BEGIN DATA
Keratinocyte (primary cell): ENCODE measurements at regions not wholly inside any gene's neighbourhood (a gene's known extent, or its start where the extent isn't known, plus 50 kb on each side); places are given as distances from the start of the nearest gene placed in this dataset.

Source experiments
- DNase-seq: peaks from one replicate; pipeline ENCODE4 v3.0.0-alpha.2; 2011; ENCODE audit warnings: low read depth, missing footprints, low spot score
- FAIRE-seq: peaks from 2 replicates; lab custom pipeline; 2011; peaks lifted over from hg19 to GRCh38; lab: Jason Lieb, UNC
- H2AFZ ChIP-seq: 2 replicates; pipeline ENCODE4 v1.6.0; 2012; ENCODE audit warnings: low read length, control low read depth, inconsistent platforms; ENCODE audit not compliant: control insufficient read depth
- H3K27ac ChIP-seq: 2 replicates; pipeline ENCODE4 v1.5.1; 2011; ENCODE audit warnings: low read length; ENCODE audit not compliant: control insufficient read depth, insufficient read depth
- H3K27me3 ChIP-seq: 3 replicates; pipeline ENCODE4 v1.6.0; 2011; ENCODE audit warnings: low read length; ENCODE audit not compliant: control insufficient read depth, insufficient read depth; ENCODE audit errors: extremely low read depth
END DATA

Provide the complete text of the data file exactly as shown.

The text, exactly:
Keratinocyte (primary cell): ENCODE measurements at regions not wholly inside any gene's neighbourhood (a gene's known extent, or its start where the extent isn't known, plus 50 kb on each side); places are given as distances from the start of the nearest gene placed in this dataset.

Source experiments
- DNase-seq: peaks from one replicate; pipeline ENCODE4 v3.0.0-alpha.2; 2011; ENCODE audit warnings: low read depth, missing footprints, low spot score
- FAIRE-seq: peaks from 2 replicates; lab custom pipeline; 2011; peaks lifted over from hg19 to GRCh38; lab: Jason Lieb, UNC
- H2AFZ ChIP-seq: 2 replicates; pipeline ENCODE4 v1.6.0; 2012; ENCODE audit warnings: low read length, control low read depth, inconsistent platforms; ENCODE audit not compliant: control insufficient read depth
- H3K27ac ChIP-seq: 2 replicates; pipeline ENCODE4 v1.5.1; 2011; ENCODE audit warnings: low read length; ENCODE audit not compliant: control insufficient read depth, insufficient read depth
- H3K27me3 ChIP-seq: 3 replicates; pipeline ENCODE4 v1.6.0; 2011; ENCODE audit warnings: low read length; ENCODE audit not compliant: control insufficient read depth, insufficient read depth; ENCODE audit errors: extremely low read depth